My wife and I just had an argument. She hung up the phone, mad. I tried to call her back to reason with her, but it had already gotten to that point. You know: where she gives me the silent treatment that no degree of intellectual persuasion on my part can penetrate. It all started when my dad’s back went out. He is in his sixties and this is the first time this has happened. Those of you who know me know that I can sympathize with his condition a great deal. I called today and asked how he was. “I am lying on the couch. It is the only way I can get relief.” The problems with his back are a big deal, since he is my mother’s primary caretaker. My mother (61) had a stroke and ruptured brain aneurysm in 2006. She has been confined, both mentally and physically, since then. Though she requires full-time care for everything (and I mean everything), my dad has kept her at home. She has gained quite a bit of weight, and picking her up is no easy thing. Now that my dad is down, things are not good. Therefore, today, after speaking with my dad, I decided to leave Credo and spend the rest of the day and evening taking care of her (I am here now). Since I already have her on Fridays, I thought I would just stay the night. On the way over, I called my wife to tell her my plans. Kristie immediately responded, “But Katelynn has her recital tonight. You can’t miss that.” I told her I felt me staying with my mom and dad was the right thing to do. She countered it, saying she believed going to my daughter’s recital was the righter thing to do. I immediately got defensive: “But my dad can’t move! I have to go over there. What do you expect him to do? Right now, this is more important than Katelynn’s recital.” “But can’t you just leave and then go back?” she said. Of course I could, but I was already emotionally committed to something different. “No. My dad needs me. I am sorry.” As I hung up the phone, knowing I was in trouble, I continued to rehearse in my mind all the reasons why it was more important for me to go over to my mom’s than to change my position and “give in” to Kristie’s “argument.”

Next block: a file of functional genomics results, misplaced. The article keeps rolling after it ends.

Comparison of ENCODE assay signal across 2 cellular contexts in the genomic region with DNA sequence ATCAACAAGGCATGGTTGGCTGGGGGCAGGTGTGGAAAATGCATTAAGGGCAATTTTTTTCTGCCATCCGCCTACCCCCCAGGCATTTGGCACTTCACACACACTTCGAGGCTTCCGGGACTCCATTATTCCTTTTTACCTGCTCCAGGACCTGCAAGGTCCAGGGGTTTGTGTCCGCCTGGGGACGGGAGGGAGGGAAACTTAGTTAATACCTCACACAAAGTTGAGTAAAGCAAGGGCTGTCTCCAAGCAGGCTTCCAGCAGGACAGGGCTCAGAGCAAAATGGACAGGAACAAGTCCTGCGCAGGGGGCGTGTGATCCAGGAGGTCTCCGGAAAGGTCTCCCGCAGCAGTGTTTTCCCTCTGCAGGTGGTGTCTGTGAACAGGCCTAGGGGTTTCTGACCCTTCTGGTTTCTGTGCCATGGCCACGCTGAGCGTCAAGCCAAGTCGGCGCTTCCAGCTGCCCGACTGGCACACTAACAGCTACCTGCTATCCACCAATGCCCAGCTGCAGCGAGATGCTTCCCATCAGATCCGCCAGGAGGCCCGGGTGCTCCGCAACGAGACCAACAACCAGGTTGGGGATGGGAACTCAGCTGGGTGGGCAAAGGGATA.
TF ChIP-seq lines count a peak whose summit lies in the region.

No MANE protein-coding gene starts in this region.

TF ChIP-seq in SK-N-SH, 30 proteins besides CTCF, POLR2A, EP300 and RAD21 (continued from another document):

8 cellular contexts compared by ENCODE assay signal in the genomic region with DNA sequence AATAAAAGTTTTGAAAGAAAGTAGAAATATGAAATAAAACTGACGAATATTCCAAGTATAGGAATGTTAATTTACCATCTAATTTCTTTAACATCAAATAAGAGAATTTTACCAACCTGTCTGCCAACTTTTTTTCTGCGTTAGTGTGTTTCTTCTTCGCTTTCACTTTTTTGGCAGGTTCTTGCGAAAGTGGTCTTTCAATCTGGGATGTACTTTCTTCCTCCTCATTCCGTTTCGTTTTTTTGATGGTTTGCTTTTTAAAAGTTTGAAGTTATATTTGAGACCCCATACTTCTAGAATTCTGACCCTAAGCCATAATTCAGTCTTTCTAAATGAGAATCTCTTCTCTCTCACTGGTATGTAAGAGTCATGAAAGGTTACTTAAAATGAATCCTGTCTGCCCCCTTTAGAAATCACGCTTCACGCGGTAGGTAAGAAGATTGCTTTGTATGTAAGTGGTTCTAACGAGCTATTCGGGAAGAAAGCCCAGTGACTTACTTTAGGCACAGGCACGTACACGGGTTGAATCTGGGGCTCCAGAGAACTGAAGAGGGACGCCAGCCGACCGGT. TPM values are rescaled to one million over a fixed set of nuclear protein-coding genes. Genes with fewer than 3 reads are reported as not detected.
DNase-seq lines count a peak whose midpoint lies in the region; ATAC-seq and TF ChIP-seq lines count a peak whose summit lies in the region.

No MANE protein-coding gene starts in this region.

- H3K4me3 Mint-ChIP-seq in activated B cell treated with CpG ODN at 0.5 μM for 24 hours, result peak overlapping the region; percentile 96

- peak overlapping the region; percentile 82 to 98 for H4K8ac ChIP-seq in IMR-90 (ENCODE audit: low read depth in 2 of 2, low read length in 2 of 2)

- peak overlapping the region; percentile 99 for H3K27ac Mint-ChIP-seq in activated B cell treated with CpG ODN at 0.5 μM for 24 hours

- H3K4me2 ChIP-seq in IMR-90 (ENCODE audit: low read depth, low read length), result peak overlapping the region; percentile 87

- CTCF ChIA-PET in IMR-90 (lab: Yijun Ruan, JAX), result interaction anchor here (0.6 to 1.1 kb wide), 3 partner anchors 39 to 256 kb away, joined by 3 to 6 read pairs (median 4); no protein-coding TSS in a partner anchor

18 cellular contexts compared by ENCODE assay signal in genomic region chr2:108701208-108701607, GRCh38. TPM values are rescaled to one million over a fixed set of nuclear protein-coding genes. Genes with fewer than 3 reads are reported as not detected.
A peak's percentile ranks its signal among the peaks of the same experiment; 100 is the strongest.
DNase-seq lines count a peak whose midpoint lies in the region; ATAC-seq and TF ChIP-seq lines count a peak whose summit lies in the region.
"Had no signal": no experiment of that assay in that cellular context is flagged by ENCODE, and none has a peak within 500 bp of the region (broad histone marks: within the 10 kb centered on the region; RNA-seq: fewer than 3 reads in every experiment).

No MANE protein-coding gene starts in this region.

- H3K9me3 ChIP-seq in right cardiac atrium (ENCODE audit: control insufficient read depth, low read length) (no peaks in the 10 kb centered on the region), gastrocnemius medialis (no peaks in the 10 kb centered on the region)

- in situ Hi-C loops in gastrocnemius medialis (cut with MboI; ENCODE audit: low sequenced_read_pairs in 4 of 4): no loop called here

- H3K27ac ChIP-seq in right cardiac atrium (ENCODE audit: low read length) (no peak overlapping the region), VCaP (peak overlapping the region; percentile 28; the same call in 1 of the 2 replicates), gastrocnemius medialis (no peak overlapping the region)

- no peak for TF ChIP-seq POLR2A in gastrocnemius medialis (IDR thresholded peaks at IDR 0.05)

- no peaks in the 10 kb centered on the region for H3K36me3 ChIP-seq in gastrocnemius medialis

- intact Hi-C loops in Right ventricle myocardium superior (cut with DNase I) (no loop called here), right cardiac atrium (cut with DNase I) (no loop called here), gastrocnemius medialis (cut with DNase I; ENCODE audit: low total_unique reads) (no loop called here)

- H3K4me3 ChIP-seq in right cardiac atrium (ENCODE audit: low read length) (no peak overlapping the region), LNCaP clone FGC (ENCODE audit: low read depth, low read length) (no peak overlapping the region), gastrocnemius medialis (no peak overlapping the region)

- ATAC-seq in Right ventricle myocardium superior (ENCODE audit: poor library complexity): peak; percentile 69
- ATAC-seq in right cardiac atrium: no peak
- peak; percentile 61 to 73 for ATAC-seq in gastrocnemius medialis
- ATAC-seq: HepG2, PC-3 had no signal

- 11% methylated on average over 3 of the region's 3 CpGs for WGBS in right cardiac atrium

In defensive situations, pride steps in without even knowing it. “Reasons” become “arguments.” “Changing our mind” becomes “giving in.” Listening to the wisdom of another becomes admitting we were “wrong.” Arguments with people often solidify us in positions that we were not so stable in before. Arguments pour quick-drying cement on our feet. Tell me I am wrong about something and, no matter what that something is, my sinfulness will kick in and begin to make counter-arguments that I am right. Once I step up to that pulpit and preach my views, it is very hard for me to change. In fact, it would take an act of God.
Apologetics is, most simply put, defending the faith. And we are all to be apologists. We are all to defend the faith to those who see our perseverance in suffering and say, “Hey, how do you still have hope?” (1Pet 3:15). We have to answer them. But apologetics also extends to ourselves. In fact, this should be the genesis of all apologetics, as we wrestle with our own doubts and insecurities about our faith. Apologetics is both good and necessary. However, it does have problems.